Pressure for Profits : Tough Goals Put a Strain on Honesty
Harold L. Casale always seemed more likely to end up before a Chamber of Commerce testimonial dinner than a federal prosecutor.
A one-time assembly-line worker, Casale had sweated his way through night school to a degree and had risen to vice president of AEL Industries, a Philadelphia area defense contractor. Everyone at work thought him kind and conscientious; one Pentagon official was impressed by his “honest good deeds,” such as the time he saved the government money by recommending a less expensive metal tubing.
But Casale was also a man who feared that his bosses would not tolerate failure. They reminded him often of the importance of the bottom line. When he was 34 and a junior manager, Casale had been demoted and his boss fired when their division lost money on a contract.
“It does not require a psychiatrist’s insight to sense the impact of that decision on the defendant,” Casale’s attorney wrote last summer in urging a federal judge to give him a lenient sentence.
Casale spent six months in jail for inflating government labor bills by $1.6 million in a clumsy fraud that cost his employer a $2.66-million fine and stinging public embarrassment.
His case illustrates how generally honest managers are motivated to commit unethical acts when they are under pressure to meet deadlines and make profits. It also points to one of the knottiest problems American business faces: How to avoid such ethical crises by communicating a concern for honesty, and at the same time set performance goals that don’t create such dangerous pressures.
Bank, Contractor Scandals
Many companies are making new efforts to deal with this type of conflict, which recently has ignited a series of headline-making scandals. Pressures to meet lofty performance goals played a key role in the General Electric defense-contract fraud of 1985 and in the money-laundering conviction involving the Bank of New England in Boston.
“When people are under pressure to meet overambitious goals, companies are most vulnerable to unethical behavior,” said Kirk O. Hanson of Stanford University’s graduate business school.
Deregulation of industry and increased foreign competition have made the problem more urgent, for they have caused many companies to set higher goals and seek ways to sharpen competitive skills. Today, more companies are tying pay to performance, for example, as a means of spurring productivity.
Such incentive systems pose the risk that employees will trample other values on their way to a weightier paycheck.
Conveying a sense of ethics may be particularly important in large corporations, where such notions can become blurred in the long distance from the executive suite to the front lines of production. Perhaps the most important audience for these communications are the mid-level managers who direct front-line operations.
Executives at the highest levels succumb to temptation to cut corners, too, of course. Top officials of E. F. Hutton were not prosecuted in the multimillion-dollar check-kiting scheme that came to light last year, but some state regulators and congressmen believe that some of the top brass at the brokerage encouraged the illegal activities.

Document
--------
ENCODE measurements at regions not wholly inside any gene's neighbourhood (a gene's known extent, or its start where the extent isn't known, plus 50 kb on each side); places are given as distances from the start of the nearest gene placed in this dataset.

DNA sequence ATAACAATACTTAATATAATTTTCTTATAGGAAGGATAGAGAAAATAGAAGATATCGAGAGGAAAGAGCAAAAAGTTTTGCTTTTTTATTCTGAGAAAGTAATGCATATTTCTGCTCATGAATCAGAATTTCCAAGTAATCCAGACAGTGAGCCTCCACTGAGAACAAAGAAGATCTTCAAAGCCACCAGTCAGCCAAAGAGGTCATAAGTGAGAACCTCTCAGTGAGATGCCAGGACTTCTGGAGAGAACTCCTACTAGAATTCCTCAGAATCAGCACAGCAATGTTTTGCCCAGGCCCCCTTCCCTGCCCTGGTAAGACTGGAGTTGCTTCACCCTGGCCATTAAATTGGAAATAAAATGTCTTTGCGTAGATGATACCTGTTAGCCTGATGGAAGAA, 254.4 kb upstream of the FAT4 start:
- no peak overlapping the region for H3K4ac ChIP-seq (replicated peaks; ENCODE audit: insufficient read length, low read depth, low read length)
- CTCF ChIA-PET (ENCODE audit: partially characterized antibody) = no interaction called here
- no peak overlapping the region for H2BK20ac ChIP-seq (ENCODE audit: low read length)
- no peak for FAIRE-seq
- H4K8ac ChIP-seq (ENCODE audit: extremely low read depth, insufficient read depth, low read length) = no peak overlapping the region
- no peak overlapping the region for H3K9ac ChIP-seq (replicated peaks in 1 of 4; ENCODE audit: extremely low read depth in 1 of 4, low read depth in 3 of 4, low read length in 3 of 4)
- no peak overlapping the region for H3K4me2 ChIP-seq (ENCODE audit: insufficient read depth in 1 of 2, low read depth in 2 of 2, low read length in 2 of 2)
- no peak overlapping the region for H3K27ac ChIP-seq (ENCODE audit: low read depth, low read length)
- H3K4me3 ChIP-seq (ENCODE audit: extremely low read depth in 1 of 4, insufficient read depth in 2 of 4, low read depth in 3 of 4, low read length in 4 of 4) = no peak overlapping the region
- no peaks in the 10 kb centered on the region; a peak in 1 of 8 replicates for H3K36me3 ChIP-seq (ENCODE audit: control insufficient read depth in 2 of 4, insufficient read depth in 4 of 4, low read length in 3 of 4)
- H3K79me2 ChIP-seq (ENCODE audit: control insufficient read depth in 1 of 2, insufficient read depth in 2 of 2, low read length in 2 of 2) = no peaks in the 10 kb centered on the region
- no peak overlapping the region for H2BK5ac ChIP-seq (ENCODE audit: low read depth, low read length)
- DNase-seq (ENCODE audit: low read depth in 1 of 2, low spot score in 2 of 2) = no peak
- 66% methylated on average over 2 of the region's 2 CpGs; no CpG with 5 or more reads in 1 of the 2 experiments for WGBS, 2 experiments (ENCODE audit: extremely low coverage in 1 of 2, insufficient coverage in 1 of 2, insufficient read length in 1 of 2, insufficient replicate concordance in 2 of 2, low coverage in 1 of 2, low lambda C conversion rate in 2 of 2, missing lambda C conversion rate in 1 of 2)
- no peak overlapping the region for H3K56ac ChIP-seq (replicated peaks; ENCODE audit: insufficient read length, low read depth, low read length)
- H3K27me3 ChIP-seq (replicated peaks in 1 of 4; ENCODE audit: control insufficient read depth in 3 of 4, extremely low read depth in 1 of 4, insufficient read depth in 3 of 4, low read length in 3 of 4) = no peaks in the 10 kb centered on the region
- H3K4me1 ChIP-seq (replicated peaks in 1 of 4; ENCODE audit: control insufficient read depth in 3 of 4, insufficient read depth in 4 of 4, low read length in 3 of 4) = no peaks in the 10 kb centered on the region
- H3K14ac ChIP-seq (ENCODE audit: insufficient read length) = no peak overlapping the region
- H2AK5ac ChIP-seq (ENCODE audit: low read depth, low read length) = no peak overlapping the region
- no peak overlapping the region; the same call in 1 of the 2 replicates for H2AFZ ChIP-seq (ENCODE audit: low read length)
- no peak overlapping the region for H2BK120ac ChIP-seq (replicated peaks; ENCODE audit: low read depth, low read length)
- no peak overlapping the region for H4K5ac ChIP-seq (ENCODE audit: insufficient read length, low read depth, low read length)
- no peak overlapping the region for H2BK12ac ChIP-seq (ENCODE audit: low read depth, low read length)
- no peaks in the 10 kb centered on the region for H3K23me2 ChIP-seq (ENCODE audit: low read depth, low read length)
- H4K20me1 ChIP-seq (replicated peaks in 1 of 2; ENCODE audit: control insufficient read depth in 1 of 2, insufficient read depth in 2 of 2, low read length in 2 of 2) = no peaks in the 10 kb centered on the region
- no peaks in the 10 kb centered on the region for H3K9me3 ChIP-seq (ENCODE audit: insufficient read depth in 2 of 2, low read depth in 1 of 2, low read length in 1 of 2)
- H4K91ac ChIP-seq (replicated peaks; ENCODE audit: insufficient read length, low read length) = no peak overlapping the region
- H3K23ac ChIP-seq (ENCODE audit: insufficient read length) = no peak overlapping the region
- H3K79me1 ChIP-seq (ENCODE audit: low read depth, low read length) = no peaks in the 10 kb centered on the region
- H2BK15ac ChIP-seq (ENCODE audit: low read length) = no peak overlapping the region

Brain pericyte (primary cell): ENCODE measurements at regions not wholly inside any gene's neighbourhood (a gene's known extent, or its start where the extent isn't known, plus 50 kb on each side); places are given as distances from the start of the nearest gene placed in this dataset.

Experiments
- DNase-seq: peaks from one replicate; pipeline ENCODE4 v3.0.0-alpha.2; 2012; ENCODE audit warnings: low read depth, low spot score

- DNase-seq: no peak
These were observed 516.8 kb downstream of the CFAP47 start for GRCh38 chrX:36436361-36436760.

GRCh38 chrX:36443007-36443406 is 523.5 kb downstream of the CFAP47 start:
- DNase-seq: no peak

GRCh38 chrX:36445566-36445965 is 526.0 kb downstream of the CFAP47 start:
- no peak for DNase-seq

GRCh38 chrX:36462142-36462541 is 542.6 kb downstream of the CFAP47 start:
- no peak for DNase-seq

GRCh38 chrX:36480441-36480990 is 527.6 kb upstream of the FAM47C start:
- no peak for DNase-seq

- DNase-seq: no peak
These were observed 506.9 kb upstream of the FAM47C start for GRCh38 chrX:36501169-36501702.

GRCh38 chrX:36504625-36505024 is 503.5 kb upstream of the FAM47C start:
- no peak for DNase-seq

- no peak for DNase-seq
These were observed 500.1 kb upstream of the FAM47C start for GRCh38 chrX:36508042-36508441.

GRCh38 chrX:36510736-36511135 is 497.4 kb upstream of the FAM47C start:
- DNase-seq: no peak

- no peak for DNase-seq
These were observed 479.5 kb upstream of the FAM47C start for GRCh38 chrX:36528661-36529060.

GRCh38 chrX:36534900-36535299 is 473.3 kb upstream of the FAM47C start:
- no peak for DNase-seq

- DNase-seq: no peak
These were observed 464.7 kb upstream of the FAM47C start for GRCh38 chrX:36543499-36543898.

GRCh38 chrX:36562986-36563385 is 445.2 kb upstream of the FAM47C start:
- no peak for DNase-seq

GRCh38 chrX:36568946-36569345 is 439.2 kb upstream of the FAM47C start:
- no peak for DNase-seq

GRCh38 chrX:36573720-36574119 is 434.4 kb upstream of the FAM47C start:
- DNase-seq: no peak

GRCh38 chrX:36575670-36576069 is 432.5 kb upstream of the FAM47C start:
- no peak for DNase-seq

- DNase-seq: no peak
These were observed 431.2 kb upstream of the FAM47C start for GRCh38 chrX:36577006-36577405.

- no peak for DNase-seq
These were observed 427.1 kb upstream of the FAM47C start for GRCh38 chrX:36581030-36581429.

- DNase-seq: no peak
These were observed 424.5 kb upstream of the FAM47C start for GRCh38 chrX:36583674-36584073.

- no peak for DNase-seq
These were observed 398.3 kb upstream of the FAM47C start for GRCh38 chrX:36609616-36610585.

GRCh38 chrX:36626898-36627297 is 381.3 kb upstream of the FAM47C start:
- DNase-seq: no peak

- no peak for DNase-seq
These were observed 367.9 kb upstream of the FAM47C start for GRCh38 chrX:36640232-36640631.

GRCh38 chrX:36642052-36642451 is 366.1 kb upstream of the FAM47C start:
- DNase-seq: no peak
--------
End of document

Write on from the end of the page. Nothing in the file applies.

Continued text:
Yet middle managers face unique ethical pressures. They don’t usually take part in setting corporate goals, but they are given responsibility for seeing that they are met. And if the goals are too high, the middle managers may have to choose between cutting corners and telling their bosses that the objectives can’t be met--and appearing incompetent.
Harold Casale understood that financial performance was an imperative. His Emtech division was responsible for two contracts--a profitable Army radar contract and a money-losing contract to make similar radar equipment for the South Koreans.
Viewpoint of Defendant
“Here’s an up-from-the-ranks guy who’s now head of the division and suddenly running into profit problems,” recalled Gerard C. Egan, a Philadelphia lawyer who prosecuted the case as an assistant U.S. attorney. “He’s seen what had happened to his former boss, and he’s scared.”
Casale’s solution was to direct clerks to change entries on some 26,000 employee time cards between 1977 and 1980, so that the government picked up some of the labor costs for the unprofitable Korean contract. Eventually, Army auditors noticed the pencil erasure marks on the cards, and began an investigation.
AEL’s top management may have needed to clarify another ethical point--that it did not subscribe to the widely held view that soaking the government is a victimless crime. “Casale may have tried to ease his conscience with the thought that the government’s got a pile a money and you can’t hurt them anyway,” Egan said.
In settling the case, AEL agreed to retain a lawyer to act as company ethics director, and to take steps to tighten its accounting procedures. AEL officials refused to comment on the case, as did Casale, whom the company rehired to work on civilian contracts after he was released from prison in April.
Federal prosecutors concluded that Casale’s bosses didn’t know what he had been up to, but such cases often raise questions about just how much superiors knew--and whether they exerted pressure, hoping they would not be told if any unethical act were committed.
Conflict of Demands